Last year, she helped found an orphanage
This past weekend, I met a woman who helped create an orphanage in Uganda last year. Seventy two total orphans, those who have no suitable mother or father, now live in a place with clean water. Seventy two beds are filled every night, seventy two bodies go off to school in the morning, and seventy two patients receive care from a nurse whenever they need it.
Much of this is to the credit of a single woman who spent an extra year after her two contracted years of Peace Corp service in Uganda.
What did you do last year?
This news - the thought that someone I've known of for a long time opened an orphanage last year - spun my heart around a bit. Because what did I do last year? A whole lot of nothing in comparison.
My circulating heart hit a nerve that's been raw for awhile. It's the question of whether to live slow and intentionally or make big change.
There is a movement for people to slow down, to take in life and be fully present. I practice this philosophy very often. I cook from scratch every day, finding peace in peeling vegetables, whisking milk into pudding, and washing dish after dish after dish. I can experience beauty in cleaning windows and weeding. I focus on conversations with family and stories with Lil. These daily moments are fulfilling in their way.
But then I feel like I have it in me to do something bigger, to affect change in the huge needy world. I have dreams of starting a homestead school, an unschool resource space, and/or an organic farm. I am a passionate promoter of real, whole, local foods and I want to do something with this enthusiasm.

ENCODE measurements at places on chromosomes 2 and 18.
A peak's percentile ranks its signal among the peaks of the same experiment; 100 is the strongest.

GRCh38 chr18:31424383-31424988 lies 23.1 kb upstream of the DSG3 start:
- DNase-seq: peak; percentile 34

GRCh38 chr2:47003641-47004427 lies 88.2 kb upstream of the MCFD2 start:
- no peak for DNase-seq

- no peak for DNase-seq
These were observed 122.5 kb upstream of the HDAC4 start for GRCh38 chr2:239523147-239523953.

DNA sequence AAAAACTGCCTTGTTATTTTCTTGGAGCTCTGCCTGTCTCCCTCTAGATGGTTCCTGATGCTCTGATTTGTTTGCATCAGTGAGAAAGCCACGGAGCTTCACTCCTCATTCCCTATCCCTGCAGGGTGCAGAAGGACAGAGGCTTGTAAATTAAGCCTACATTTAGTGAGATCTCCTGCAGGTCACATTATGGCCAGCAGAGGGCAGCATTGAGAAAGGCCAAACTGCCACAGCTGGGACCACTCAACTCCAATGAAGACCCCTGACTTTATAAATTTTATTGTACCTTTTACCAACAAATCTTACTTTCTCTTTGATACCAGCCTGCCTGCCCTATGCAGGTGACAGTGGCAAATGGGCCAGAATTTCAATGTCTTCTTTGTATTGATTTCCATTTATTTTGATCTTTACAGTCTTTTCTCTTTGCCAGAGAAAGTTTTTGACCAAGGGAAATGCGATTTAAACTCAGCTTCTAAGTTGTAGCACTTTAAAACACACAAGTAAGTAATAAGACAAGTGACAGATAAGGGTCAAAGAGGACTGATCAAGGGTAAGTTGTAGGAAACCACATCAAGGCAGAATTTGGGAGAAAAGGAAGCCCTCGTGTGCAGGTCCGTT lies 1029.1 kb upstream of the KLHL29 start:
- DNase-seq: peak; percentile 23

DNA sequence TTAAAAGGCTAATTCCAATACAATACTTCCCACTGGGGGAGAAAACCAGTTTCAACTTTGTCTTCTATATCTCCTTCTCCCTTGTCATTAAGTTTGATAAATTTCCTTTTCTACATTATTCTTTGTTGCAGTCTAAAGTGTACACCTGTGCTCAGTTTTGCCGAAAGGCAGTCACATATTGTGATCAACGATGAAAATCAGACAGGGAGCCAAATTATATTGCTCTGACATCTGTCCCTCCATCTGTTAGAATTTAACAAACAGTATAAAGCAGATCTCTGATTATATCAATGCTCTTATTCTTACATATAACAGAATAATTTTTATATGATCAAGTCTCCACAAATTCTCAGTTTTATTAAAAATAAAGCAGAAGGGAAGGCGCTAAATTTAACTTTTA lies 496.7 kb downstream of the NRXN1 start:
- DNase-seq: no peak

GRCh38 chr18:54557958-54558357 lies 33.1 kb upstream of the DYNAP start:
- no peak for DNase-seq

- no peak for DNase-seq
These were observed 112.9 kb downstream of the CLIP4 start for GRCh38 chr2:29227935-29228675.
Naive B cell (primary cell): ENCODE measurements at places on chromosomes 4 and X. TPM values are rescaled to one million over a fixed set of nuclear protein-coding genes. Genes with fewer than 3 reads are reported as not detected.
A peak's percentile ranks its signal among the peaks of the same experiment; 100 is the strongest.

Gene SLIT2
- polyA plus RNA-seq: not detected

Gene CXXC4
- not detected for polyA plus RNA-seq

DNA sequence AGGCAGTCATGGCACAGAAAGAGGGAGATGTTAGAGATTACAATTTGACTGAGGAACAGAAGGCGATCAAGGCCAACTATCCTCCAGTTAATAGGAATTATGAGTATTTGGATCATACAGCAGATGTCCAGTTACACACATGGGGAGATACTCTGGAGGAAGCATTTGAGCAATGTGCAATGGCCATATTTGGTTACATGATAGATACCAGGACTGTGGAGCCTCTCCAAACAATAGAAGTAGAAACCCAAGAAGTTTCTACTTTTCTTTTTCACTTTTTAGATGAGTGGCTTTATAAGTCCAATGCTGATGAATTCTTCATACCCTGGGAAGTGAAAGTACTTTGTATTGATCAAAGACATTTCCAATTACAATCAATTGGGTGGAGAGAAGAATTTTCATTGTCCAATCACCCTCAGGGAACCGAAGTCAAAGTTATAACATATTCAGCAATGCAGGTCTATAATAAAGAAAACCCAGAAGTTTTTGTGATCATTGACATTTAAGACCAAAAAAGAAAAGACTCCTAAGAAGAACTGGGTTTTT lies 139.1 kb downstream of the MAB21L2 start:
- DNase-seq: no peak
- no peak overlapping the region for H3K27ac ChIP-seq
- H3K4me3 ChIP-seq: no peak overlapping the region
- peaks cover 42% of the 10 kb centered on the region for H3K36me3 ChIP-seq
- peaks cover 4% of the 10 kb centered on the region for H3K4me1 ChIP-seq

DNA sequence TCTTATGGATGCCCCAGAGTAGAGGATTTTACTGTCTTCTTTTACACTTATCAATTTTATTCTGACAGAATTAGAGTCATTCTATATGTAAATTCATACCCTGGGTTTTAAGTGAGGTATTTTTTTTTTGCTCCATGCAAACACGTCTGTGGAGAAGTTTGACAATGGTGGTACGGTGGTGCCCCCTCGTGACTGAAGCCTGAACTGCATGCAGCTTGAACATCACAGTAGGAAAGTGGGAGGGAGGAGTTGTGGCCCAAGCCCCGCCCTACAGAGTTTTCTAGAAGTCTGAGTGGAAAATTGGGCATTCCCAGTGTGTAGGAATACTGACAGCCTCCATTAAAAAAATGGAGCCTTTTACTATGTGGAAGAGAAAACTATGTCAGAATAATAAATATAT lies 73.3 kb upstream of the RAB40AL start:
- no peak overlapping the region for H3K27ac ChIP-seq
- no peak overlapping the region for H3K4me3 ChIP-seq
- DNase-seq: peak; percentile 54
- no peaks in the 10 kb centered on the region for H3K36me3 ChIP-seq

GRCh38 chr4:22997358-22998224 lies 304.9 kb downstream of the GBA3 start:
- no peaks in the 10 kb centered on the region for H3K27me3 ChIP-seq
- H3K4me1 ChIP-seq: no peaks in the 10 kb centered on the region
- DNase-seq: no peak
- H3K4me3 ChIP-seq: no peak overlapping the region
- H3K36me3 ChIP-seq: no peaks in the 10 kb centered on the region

The rub comes when I try to manage the dreams and the present-ness.
The calendar fills with cooking classes, speaking at conferences, and invitations to do cool things that might make my dreams into reality. Normally slow family dinners are pushed aside so that I can run out the door to this meeting or that event. I become unable to concentrate on a teachable moment with Lil because I am mentally planning something else. Being present slips away.
I know I'm not the only stay at home parent who feels the pull of ideas and family. I've read that retirees and empty nest parents are similarly lost in the world. We have passions and ideas. But is potential success with something down the road worth sacrificing the enjoyment of the everyday?
I don't know. Do you? I need a mentor or an angel investor or a magic way to see in the future.
In the meantime, I will continue to learn about those who are changing the world in big ways. I'll be open to opportunity while trying to enjoy every moment of every day. It's all anyone can do.